Former Wando teammates, coach still winning together

  • Monday, March 17, 2014

Former Wando standouts John Swinton and Eric Wagenlander earned a SoCon tournament championship and NCAA tournament bid with Wofford this season. PROVIDED

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The Wofford men's basketball players turned their phones off early the morning of the Southern Conference championship game as they began to mentally prepare.

Later that night, they turned them on as SoCon tournament champions. Hundreds of text messages, voicemails and alerts flooded the players' inboxes. Freshman Eric Wagenlander and junior John Swinton scrolled through their endless lists until one in particular caught both their attention.

Wando head coach David Eaton knows the feeling. Just three days earlier, Eaton led Wando to its first boys basketball state championship. The congratulatory messages rolled in by the hundreds, including a couple from Wagenlander and Swinton.

The two former Wando standouts followed every game of their high school alma mater's march toward a state title earlier this month. After Eaton won his championship, the former Wofford guard focused his attention on his two former Warriors, Wagenlander and Swinton, as they captured their SoCon tournament championship and an NCAA tournament berth.

“Coach Eaton's text stood right out to me,” Wagenlander said. “Typical Coach Eaton fashion, saying how proud and happy he was for us. It really means a lot.”

“It really is a special bond,” Eaton said. “Those guys still care and support their high school and I try to check on them to see how they're doing. The past week has been one of those times in life when everything is going right. It doesn't happen too often so you can't take it for granted.”

Wagenlander and Swinton helped Eaton find success early in his career. Wagenlander averaged seven points, five rebounds and four assists per game his senior season and won region titles in 2011 and 2012. Swinton was a four-year starter and averaged 12 points, six assists as a senior on the 2011 region championship team.

Swinton and Wagenlander met in middle school and were close friends by the time they joined Eaton's team. While battling injuries in high school, Wagenlander drew some of his strongest support from Swinton and Eaton. When it was time for Swinton to choose a college, Eaton sent a recommendation to his former coach, Wofford head coach Mike Young. Two years later, he did the same for Wagenlander.

“When I got the prospect reports from David, that's all I needed to know,” Young said. “I knew I could take that to the bank. They were well coached coming in. They understood what good defense looks like. They understood how you've got to play, how you've got to prepare and compete. More than anything, it's the intangibles the both of them already had coming into college.”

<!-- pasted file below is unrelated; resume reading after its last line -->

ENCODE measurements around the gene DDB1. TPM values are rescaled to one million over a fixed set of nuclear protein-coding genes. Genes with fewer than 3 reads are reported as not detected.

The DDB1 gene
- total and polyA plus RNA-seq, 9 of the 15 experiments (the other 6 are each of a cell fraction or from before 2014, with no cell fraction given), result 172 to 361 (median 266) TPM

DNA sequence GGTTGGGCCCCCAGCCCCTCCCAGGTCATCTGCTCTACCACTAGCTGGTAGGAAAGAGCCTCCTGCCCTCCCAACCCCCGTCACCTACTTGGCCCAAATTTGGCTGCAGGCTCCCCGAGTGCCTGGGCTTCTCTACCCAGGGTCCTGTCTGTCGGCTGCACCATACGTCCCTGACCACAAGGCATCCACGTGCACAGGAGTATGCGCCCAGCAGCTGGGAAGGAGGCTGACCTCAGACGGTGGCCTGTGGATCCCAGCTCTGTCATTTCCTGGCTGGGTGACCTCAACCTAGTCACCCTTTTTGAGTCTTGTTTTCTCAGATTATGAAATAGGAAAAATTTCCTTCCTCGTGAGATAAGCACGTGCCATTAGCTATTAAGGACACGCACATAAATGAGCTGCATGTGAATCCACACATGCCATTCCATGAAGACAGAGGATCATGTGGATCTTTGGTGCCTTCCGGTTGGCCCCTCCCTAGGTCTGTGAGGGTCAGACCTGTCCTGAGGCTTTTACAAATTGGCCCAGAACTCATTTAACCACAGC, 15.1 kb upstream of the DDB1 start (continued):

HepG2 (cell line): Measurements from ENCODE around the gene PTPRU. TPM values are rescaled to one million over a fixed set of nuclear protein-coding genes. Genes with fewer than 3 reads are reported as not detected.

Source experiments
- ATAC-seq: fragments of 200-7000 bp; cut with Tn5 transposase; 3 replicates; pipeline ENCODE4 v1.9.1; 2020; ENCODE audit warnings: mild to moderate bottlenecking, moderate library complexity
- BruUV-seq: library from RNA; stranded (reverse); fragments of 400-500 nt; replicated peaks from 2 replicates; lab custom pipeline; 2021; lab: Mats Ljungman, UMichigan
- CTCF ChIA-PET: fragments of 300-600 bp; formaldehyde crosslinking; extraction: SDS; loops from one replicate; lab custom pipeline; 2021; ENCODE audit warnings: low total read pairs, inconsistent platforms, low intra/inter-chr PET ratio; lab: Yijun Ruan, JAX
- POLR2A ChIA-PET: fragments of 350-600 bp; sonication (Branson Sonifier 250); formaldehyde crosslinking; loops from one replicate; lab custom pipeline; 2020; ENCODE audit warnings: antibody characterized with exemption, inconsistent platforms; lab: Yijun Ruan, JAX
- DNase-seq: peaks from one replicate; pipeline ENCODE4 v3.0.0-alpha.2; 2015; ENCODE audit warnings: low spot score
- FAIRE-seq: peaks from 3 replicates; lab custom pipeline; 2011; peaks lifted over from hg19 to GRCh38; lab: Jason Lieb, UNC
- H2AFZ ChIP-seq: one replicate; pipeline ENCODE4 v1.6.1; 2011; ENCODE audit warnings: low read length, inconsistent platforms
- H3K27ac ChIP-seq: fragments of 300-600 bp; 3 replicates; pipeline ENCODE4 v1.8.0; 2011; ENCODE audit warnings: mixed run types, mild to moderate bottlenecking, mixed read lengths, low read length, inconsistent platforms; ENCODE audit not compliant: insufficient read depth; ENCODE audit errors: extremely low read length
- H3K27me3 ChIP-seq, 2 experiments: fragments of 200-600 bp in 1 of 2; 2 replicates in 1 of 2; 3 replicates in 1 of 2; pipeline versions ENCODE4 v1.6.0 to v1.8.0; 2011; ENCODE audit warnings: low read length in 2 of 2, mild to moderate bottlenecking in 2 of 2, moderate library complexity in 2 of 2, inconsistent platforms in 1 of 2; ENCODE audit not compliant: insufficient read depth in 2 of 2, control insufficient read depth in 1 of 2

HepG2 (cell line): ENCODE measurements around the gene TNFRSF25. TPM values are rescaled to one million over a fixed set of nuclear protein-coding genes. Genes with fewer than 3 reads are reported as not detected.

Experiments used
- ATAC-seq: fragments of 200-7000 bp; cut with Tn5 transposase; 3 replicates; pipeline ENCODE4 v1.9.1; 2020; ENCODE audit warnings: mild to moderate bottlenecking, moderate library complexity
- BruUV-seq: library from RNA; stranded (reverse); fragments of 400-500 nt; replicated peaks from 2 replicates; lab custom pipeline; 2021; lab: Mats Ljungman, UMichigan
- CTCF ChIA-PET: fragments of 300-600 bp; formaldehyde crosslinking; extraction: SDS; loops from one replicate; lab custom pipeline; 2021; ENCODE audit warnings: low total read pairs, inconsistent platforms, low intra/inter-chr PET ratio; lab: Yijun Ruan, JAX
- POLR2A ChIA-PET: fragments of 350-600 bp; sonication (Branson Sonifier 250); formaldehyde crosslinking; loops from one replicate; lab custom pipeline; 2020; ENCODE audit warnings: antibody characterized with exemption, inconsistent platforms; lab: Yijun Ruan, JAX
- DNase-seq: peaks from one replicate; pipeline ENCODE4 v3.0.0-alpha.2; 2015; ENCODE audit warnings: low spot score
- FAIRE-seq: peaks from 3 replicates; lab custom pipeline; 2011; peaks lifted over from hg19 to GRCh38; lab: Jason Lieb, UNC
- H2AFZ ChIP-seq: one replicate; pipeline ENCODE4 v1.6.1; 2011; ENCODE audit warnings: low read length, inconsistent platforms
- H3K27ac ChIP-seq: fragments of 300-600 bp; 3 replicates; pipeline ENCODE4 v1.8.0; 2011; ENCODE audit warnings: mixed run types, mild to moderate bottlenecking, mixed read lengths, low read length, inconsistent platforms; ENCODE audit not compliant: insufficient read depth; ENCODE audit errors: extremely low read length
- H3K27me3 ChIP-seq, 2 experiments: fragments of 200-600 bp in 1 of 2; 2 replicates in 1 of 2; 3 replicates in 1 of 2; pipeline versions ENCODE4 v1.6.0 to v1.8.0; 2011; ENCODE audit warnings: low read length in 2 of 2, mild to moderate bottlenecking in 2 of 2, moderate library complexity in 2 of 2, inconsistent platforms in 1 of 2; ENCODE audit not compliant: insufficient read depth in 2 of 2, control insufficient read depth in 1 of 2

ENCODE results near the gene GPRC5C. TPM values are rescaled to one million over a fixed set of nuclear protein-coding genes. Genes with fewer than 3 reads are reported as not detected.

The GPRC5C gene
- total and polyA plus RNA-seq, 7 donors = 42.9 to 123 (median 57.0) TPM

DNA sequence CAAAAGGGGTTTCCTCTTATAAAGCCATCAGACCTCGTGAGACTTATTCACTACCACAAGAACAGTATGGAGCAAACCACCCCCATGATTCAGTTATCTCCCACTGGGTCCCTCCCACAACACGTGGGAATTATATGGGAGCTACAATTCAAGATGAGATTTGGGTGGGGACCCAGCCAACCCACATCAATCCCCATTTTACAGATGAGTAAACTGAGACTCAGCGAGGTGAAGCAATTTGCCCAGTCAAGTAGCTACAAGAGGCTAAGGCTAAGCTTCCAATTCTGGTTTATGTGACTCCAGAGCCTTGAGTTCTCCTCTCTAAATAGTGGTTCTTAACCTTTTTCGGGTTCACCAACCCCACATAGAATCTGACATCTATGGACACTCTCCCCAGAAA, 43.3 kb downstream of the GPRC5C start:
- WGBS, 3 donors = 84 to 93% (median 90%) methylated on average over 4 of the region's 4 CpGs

Young says having two college teammates from the same high school is rare, but with players like Wagenlander and Swinton it's easy. The two remain as close as ever, pushing each other in the classroom and on the court with the same focus that Eaton instilled in them early on.

“We have a really great friendship. We can joke around but still stay on top of each other and we're quick to make sure we're both doing our jobs,” Swinton said. “Coach Eaton had a big impact on both of our lives. I don't think we'd be doing what we're doing without him.”

Swinton plays a key defensive role off the bench for this season's Terriers team. Young describes him as one of the best defenders on the team and says if there's a late-game situation in the NCAA tournament and the Terriers need a stop, Swinton will be in.

Wagenlander's contributions come in practice and from the sidelines. He helps prepare the starting guards and provides a spark of energy and enthusiasm for the Terriers throughout the game. Young says he has progressed as well as any freshman and that his character, toughness and shooting give him a strong opportunity to see an increase in minutes.

Both players credit Eaton, assistant Chris Warzynski and Wando for much of their success on and off the court.

“I don't think I'd be where I am today without them,” Wagenladner said. “They did everything in their power to prepare me for this. They're my basketball coaches, but at the same time they've taught me life lessons that made me who I am.”

Eaton's season is over, but he still can't relax with Wofford now in the NCAA tournament. When the No. 15 seeded Terriers face No. 2 Michigan Thursday, he says there will be a different sense of pride watching his former players and team in the tournament. The same sense of pride Wagenladner and Swinton say they felt watching Wando win state.

“At first I was a little jealous to see them win a championship because I never got one,” Swinton joked. “But then proud at the same time. You feel like you had something to do with starting it. It just motivated me that much more.”

Eaton never got a chance to play in the NCAA tournament. Wagenlander and Swinton never got a chance to play for a state title. The three started winning together years ago and still continue to succeed together today. Ask any of the them, a win for one is a win for the others and together they're still accomplishing their goals.

“It's been kind of a surreal experience,” Wagenlander said. “It feels like it's coming full circle for all of us. It's funny how it worked out at the same time. We can all laugh together because we all have championship rings now.”

Frankie Mansfield, the sports reporter for the Moultrie News can be seen all around the state following teams to meets, games, and matches. For score updates, breaking sports news, and more follow @fjmansfield on Twitter

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